Cover crops should be the go-to play for row-crop farmers to provide a stable, growing food supply for years to come, a federal conservation expert explains.
Barry Fisher, a U.S. Department of Agriculture Natural Resources Conservation Service soil health specialist, based in Indianapolis, believes farmers need a game plan to manage weather extremes. Adopting or increasing cover-crop use to protect the land from erosion and build soil health is the winning call.
"If this extreme weather continues to be a trend, we need game-time management decisions," Fisher told farmers and ag researchers at the February Midwest Cover Crops Council Annual Conference, in Kansas City, Missouri. "That's why we're here talking about cover crops. Soil needs to continue to function under extreme conditions, whether too much or not enough water."
Erratic and severe-weather events are on the rise. The U.S. experienced its wettest 12-month period from May 2018 to April 2019, which culminated in epic flooding along the Mississippi and Missouri rivers, and a record 19.4 million acres that didn't get planted nationwide. Since 1901, the average surface temperature across the contiguous 48 states has risen at an average rate of .14°F per decade. Eight of the top 10 warmest years on record have occurred since 1998.
Drought negatively affects farmers in various parts of the country every year, but more than 60% of the nation was affected in the summer of 2012. Iowa experienced its worst widespread drought in more than seven years in the latter half of the 2020 growing season.
"We got started into cover crops ... to stay in business," says Shawn Tiffany, a cattle and grain farmer from Herington, Kansas. "We have to quit letting our most precious resource leave our fields."
Planting cereal rye, annual rye, oats, hairy vetch and a host of other cover crops just before or after harvest makes soil resilient to counter Mother Nature's extremes, Fisher says. Living roots year-round have many benefits besides keeping precious topsoil in fields.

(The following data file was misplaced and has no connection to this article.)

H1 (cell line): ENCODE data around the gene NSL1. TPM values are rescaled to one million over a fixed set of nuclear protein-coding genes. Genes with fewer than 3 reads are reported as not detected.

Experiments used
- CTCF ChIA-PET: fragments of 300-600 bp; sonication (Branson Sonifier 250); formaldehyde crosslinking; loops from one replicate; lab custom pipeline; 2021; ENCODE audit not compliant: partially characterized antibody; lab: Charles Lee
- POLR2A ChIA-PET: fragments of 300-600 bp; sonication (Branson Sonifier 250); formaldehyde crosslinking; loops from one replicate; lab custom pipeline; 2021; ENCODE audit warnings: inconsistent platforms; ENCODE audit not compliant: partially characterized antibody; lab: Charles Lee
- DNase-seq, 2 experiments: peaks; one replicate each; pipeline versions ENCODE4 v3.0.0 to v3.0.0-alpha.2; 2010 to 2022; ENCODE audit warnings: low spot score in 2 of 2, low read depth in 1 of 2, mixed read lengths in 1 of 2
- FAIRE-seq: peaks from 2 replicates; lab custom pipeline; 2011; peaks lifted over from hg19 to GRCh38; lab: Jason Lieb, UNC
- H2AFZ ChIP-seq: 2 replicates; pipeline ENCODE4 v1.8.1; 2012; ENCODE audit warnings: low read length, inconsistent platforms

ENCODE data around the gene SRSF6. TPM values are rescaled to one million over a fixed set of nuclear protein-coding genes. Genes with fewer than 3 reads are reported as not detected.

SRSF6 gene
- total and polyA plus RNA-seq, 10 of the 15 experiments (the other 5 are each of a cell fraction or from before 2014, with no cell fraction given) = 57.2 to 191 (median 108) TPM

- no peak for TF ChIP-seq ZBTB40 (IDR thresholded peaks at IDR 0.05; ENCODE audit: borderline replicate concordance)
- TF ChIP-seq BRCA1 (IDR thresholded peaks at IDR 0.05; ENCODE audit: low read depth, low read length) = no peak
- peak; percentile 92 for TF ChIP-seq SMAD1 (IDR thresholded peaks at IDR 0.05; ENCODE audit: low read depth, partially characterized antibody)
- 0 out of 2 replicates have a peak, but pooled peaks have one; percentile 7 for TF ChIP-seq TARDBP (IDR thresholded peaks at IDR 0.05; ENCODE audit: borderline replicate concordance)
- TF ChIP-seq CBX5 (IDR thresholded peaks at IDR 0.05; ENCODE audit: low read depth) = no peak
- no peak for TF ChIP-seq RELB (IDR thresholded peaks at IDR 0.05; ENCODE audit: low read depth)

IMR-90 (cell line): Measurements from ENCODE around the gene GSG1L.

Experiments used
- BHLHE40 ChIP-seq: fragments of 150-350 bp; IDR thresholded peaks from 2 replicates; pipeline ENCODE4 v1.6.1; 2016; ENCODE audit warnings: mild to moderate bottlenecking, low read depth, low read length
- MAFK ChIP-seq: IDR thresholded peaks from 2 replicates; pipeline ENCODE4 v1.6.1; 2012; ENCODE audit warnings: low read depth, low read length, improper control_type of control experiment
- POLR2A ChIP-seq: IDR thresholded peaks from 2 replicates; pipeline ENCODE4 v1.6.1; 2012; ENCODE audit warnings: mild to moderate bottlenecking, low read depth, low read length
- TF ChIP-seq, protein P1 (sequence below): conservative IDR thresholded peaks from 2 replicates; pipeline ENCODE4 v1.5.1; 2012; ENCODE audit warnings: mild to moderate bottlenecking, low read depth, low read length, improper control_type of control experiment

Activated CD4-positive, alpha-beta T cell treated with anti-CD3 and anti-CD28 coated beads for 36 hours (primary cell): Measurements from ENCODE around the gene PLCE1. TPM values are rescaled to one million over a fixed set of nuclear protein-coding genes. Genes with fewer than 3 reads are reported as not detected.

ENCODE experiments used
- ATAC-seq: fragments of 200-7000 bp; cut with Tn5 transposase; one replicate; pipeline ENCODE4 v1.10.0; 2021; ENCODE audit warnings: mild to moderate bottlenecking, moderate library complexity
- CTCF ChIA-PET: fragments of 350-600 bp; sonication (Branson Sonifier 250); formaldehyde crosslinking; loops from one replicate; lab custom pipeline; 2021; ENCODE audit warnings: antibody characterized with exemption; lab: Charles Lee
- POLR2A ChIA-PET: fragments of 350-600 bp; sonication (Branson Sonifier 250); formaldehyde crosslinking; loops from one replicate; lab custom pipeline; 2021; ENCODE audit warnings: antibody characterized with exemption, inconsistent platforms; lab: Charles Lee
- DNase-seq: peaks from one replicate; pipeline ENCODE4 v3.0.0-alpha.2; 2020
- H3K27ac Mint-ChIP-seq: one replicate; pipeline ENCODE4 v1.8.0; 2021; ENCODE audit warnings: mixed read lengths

Here are just a few benefits:
> nutrient cycling/nitrogen scavenging
> aggregate stability
> water infiltration and availability
> microbial activity
> weed suppression from decomposing biomass.
"These core principles should be in the back of your mind when you put together a (agronomic) game plan," Fisher told farmers and agronomists at the conference. "You need to protect soil from heat, wind, rain and other destructive forces."
Fisher understands paying $37 per acre to buy and seed cover crops -- the median cost, according to a recent Sustainable Agriculture Research and Education (SARE) technical bulletin -- can be cost-prohibitive to many producers when commodity prices are low. However, he contends the conservation practice is a long-term investment that will pay.
Cover crops net $1.42 per acre after three years of use in fertilizer, weed-control and erosion-repair savings, as well as yield increases, according to SARE research.
"There's broadly accepted indicators and functions that drive improved production, resilience to extreme growing conditions and reduced costs that lead to net economic gain," Fisher says.
> Follow Matthew Wilde on Twitter @progressivwilde.
FOR MORE INFORMATION
> Sustainable Agriculture Research and Education Technical Bulletin: www.sare.org
> Midwest Cover Crops Council: mccc.msu.edu
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